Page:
Dear Senator Hagan,
It is with great disappointment that I contact you about your support of the Senate’s version of healthcare reform. Not only will the legislation that you and 59 other misguided souls passed today not address the ills facing our healthcare system, the measure is plagued by the 4 “c’s” – constitutionality, cost, corruption, and consent.
I realize that questioning the constitutionality of Congress taking up healthcare reform in the first place will fall on deaf ears, but humor me for a minute. All congressional powers are enumerated in Article 1 Section 8 of that document. Healthcare is not one of them specified in that section therefore it is a power retained by the people or the states through Amendment 10.
Now, I know you are next going to bring up jurisdiction under the “General Welfare” clause in that same section, but suffice it to say it is illogical to construe that the framers of the Constitution intended to give Congress unlimited powers through that clause and then in the same section go on to enumerate specific powers of Congress.
There is also the question of the meaning of the “interstate commerce” clause. Power grabbing members of Congress use this one all the time for such things as banning guns in schools and imposing a playoff system on college football. I am sure members of Congress would argue that healthcare reform also falls under interstate commerce. Under this convoluted thinking everything could be regulated by Congress. Y’all seem to ignore the original purpose of the clause – to prevent states from imposing protectionist measures against each other’s industries. Case in point is our inability to purchase health coverage from other states.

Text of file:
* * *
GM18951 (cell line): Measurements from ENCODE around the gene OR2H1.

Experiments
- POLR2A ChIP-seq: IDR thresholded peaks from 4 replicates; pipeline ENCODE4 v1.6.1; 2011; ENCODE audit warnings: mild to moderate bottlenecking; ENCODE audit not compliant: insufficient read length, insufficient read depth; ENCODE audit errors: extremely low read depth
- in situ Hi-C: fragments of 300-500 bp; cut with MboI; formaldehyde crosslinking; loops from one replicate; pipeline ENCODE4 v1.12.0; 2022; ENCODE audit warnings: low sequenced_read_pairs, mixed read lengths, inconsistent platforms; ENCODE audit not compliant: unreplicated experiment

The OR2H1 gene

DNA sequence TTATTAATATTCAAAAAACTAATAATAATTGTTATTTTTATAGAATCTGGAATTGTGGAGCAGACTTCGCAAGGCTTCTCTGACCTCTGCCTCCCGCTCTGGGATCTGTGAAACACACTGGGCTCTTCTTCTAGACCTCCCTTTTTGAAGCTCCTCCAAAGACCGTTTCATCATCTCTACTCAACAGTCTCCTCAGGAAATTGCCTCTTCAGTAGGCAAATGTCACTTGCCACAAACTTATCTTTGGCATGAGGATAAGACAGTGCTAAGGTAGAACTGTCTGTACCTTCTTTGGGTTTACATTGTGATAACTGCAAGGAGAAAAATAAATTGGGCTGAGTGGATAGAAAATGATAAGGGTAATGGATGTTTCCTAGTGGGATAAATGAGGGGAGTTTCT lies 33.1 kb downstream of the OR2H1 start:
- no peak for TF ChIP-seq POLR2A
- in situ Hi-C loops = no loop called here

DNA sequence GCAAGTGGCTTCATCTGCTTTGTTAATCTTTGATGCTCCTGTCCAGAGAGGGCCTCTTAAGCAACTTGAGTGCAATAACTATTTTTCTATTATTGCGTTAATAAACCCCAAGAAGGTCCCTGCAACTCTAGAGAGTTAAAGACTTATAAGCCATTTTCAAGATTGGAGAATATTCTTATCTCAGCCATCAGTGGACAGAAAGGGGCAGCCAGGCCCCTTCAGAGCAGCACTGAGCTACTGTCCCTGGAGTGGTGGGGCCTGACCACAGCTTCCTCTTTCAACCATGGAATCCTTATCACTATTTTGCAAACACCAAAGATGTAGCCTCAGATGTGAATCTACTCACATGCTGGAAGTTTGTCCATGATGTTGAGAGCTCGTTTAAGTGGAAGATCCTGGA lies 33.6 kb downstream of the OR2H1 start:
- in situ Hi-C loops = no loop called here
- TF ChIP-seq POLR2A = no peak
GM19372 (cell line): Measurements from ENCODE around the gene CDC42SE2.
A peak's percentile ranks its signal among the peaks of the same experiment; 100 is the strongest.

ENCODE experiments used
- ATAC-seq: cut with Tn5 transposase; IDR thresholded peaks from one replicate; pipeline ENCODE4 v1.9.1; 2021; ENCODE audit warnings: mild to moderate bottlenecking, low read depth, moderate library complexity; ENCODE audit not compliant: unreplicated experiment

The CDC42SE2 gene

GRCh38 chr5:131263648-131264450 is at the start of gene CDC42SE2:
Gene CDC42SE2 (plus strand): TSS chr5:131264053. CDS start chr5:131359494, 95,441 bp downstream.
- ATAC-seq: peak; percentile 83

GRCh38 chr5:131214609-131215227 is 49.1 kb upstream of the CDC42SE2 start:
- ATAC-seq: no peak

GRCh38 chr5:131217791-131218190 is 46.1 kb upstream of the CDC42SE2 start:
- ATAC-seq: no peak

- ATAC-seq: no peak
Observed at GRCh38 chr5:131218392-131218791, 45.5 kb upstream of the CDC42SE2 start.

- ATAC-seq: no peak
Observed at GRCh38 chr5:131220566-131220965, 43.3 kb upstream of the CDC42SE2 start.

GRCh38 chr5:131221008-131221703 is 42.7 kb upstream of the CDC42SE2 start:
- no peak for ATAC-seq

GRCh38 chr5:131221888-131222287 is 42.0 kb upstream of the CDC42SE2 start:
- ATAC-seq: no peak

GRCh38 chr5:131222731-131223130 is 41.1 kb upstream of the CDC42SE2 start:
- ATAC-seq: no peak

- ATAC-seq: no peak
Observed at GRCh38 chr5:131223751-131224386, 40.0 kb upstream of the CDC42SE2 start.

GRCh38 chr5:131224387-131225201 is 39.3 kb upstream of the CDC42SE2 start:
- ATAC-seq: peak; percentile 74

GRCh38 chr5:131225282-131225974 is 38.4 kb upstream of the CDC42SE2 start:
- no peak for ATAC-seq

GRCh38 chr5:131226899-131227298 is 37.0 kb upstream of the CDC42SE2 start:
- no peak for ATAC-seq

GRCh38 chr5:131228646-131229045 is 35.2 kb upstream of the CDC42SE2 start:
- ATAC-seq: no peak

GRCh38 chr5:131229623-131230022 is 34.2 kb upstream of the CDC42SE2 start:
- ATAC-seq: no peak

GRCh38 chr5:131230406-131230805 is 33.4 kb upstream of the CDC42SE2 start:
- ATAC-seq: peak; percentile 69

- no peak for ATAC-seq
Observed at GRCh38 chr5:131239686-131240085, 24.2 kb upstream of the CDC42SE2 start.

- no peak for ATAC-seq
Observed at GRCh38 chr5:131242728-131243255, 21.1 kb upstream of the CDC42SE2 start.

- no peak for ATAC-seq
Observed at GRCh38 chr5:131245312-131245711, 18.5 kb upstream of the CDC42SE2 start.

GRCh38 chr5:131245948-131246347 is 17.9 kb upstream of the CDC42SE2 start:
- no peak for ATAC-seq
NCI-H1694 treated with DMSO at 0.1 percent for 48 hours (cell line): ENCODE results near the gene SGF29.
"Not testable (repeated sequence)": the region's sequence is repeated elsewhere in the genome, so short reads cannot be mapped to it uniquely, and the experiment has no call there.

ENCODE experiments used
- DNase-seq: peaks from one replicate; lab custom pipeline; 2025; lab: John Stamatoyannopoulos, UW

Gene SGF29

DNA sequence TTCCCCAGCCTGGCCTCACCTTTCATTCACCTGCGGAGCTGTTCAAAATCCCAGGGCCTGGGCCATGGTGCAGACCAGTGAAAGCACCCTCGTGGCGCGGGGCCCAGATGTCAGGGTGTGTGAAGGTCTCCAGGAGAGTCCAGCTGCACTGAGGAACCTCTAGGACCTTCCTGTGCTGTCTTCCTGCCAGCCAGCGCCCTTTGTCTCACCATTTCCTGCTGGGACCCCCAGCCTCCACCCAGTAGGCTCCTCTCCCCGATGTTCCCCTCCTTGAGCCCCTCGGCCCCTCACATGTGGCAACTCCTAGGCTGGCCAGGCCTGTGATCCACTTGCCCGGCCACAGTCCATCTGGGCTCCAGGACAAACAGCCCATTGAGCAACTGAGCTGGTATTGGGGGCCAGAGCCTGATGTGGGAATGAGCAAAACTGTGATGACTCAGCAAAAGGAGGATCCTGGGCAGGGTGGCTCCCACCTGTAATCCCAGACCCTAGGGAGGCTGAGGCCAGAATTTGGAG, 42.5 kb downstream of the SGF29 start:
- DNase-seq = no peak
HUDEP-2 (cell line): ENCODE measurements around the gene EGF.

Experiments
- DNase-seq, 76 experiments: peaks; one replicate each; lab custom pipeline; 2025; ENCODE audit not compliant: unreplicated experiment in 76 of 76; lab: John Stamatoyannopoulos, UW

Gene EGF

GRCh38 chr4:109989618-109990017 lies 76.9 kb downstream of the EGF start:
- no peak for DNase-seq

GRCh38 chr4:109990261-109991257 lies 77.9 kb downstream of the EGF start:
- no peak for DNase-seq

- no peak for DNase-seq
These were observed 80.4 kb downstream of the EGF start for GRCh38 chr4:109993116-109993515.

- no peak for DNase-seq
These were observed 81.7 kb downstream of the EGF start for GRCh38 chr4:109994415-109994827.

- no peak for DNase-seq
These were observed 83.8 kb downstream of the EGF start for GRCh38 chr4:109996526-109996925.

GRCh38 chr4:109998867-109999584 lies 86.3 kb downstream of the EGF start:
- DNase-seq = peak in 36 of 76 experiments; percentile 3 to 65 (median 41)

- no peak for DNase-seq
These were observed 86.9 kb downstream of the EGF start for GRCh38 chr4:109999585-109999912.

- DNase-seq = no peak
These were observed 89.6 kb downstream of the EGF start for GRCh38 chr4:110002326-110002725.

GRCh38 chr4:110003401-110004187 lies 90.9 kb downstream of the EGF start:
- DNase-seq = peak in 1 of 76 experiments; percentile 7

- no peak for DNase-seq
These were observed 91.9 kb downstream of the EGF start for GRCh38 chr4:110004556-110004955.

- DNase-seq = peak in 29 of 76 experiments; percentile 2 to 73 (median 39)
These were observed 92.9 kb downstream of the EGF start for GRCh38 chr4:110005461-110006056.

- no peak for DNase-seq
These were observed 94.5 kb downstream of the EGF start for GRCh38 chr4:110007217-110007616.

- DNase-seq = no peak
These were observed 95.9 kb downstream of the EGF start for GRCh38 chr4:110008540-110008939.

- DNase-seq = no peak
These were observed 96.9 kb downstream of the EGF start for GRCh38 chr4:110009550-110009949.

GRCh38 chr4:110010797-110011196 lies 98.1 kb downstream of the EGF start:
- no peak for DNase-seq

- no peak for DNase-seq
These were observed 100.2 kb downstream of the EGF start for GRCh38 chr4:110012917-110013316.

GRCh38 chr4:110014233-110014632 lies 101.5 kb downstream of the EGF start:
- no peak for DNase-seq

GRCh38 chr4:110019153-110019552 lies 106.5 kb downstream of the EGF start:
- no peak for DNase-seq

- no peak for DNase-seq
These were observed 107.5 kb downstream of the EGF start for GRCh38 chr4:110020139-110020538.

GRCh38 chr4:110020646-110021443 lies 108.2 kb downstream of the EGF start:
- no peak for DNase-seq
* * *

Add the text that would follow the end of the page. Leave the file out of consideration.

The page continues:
Of course, the legislation also brings up other Constitutional issues besides whether Congress has jurisdiction over healthcare. There is the issue of forcing American consumers to purchase something against their will. There is also the concern that the Medicaid money for Nebraska that bought Senator Nelson’s vote is a violation of the equal protection clause since other states will have to foot the bill for their portion of the increased Medicaid costs that the bill will cause. Any way you slice it the Senate healthcare reform bill is fraught with all sorts of constitutional issues. You should have voted against the measure simply to honor your oath to the Constitution.
The second “c” plaguing the healthcare reform bill you voted for is cost. According to the Congressional Budget Office, claims the legislation would save Medicare $246 billion are erroneous. In a statement, the CBO indicated that members of your party were essentially “double-counting the impact of the savings the legislation would generate” because the savings “can’t both finance new programs and help pay future expenses for elderly covered under the federal program.”